If there's one point in which everybody seems to agree about the excellence of the 50/1.2L it's the formidable out-of-focus blur. Based on my own little tests of the 50/1.2L I have every reason to concur. The bokeh structure is indeed of a remarkable silky and even quality. The circular blades make for perfectly round shapes where the 50/1.4 tends to produce more edged patterns. It has to be said though that already the 50/1.4 produces pleasant bokeh (much in contrast to the Canon EF 50/1.8 for example). In the sample crops below the blurred shapes in the 50/1.2L images appear larger and seem to flow into each other seamlessly. It's worthwile taking a look at the linked full size images as you will be able to spot quite a big difference in how the "Bollinger" font on the box in the lower left corner is blurred. Clearly, in terms of bokeh the praise for the 50/1.2L is justified.
Based on this comparative test I think one can say without hesitation 50/1.2L is an excellent lens. However, the Canon EF 50/1.4 is already a very good lens. In other words, this has been an encounter on a pretty high level.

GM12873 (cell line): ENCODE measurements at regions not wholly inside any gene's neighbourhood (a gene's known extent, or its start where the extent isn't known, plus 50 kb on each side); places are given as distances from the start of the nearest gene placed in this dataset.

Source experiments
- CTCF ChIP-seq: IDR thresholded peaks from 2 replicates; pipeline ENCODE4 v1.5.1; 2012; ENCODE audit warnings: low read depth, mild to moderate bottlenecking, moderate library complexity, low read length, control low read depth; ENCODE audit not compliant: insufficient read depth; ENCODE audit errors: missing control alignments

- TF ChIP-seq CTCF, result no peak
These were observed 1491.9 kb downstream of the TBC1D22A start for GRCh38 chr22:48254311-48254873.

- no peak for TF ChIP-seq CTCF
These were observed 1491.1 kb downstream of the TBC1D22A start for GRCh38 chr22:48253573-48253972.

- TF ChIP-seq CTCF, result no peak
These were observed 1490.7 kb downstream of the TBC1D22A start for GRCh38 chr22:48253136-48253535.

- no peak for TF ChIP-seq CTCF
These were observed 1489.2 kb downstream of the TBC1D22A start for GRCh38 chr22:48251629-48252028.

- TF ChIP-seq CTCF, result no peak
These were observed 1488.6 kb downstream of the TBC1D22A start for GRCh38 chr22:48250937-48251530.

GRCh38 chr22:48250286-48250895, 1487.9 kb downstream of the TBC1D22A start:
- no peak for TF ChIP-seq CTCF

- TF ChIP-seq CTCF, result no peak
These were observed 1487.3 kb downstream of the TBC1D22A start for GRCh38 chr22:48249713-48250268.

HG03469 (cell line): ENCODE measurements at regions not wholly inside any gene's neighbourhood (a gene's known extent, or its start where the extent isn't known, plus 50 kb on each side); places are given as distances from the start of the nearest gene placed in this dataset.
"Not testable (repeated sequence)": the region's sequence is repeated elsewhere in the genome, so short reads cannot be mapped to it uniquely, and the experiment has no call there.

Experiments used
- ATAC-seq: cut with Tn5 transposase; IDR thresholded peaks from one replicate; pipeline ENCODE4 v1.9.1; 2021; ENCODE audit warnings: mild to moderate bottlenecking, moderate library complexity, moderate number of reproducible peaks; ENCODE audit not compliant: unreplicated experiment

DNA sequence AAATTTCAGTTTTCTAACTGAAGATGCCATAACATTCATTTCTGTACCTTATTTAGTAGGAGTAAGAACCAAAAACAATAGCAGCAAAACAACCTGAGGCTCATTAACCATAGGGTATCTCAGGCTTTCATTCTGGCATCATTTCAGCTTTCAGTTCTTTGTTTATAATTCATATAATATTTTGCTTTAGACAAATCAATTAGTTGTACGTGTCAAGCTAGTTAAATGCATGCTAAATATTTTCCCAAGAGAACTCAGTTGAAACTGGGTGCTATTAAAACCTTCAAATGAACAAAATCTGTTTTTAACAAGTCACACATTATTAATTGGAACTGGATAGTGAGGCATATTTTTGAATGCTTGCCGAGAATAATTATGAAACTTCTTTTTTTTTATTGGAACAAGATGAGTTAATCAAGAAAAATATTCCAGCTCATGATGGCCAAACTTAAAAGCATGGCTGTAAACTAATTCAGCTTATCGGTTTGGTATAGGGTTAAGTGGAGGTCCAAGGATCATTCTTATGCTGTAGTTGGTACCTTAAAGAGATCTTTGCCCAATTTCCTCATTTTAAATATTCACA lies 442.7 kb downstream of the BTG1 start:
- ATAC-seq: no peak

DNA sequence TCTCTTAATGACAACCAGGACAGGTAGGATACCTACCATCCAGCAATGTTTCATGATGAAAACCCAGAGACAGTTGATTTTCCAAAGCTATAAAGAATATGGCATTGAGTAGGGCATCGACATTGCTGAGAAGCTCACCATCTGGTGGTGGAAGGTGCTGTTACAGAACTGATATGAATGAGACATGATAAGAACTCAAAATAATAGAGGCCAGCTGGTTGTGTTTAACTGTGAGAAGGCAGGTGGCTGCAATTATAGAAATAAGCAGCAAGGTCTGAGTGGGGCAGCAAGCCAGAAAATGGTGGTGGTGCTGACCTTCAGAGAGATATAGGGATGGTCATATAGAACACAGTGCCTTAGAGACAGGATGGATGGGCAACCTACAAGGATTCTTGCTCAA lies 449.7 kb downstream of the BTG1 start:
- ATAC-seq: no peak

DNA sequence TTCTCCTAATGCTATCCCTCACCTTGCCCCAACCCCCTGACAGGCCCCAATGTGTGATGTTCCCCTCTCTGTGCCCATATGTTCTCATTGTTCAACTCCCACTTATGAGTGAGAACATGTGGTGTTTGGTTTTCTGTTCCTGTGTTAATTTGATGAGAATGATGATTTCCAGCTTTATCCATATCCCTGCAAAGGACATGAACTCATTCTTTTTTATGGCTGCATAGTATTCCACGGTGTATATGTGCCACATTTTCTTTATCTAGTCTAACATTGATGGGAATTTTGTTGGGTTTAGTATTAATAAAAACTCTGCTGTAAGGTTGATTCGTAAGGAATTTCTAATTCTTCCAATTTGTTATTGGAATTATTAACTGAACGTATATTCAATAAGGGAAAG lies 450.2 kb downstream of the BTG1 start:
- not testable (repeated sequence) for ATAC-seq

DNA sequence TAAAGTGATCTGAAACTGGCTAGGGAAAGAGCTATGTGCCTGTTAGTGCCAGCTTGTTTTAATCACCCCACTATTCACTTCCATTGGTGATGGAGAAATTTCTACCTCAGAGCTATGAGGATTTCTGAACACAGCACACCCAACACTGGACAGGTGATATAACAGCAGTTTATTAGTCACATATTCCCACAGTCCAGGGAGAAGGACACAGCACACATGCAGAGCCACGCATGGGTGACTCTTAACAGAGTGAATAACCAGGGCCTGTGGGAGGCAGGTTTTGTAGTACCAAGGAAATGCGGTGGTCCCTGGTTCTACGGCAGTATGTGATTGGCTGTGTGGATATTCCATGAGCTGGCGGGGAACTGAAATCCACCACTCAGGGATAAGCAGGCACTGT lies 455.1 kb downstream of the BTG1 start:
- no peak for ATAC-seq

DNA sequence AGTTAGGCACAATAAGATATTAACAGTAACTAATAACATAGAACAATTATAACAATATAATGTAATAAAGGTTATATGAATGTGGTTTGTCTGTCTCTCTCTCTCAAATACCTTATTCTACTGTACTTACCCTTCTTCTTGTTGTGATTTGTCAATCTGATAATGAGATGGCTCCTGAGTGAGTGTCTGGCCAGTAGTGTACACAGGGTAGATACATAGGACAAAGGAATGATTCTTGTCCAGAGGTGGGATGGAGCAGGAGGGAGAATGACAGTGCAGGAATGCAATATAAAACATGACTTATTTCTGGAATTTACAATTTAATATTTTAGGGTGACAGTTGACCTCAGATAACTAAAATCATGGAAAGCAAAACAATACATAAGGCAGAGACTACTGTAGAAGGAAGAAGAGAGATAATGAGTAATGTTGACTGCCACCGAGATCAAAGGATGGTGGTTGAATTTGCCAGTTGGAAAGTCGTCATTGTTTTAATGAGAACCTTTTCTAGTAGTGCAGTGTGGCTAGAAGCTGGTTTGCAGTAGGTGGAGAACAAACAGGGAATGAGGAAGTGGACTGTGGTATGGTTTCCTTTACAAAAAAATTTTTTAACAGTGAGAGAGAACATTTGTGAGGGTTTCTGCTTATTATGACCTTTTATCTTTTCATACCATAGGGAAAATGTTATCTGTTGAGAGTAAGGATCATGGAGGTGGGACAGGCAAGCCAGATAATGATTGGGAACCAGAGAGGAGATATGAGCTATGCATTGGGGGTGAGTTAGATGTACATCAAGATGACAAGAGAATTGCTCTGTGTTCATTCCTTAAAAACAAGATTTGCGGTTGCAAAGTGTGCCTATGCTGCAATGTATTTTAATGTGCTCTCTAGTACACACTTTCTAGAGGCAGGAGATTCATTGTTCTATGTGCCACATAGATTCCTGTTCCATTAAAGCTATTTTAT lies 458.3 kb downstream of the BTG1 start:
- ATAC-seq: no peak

Judged from the score per category, the 50/1.2L has won, for it has outperformed the 50/1.4 in centre resolution, vignetting, out-of-focus blur, while the score was even in terms of border resolution. Only when it comes to chromatic aberration the 50/1.2L ranks second. The higher score alone doesn't make 50/1.2L a better lens for every photographer. It is rather a question of your personal needs that will help you decide whether it is justified to pay three times more.
As for me, the upgrade has been worthwile. I have come to like wide aperture photography and I deem the Canon EF 50/1.2L an exceptional and inspiring companion in this regard. It's great to get contrasty and sharp contours where I want them all the while having silky, buttery bokeh in the out-of-focus areas. Also, in my real world shooting the 50/1.2L has fully kept up with the above conclusions. Fortunately there are powerful tools to cope with the only downside there is, chromatic aberration.
As I stated in the beginning of this comparative test, the results of my two lens copies cannot be representative for the performance of these two lense models. Also, my test procedures weren't conducted under laboratory conditions. Even so I hope this little review was of help for your personal buying decision.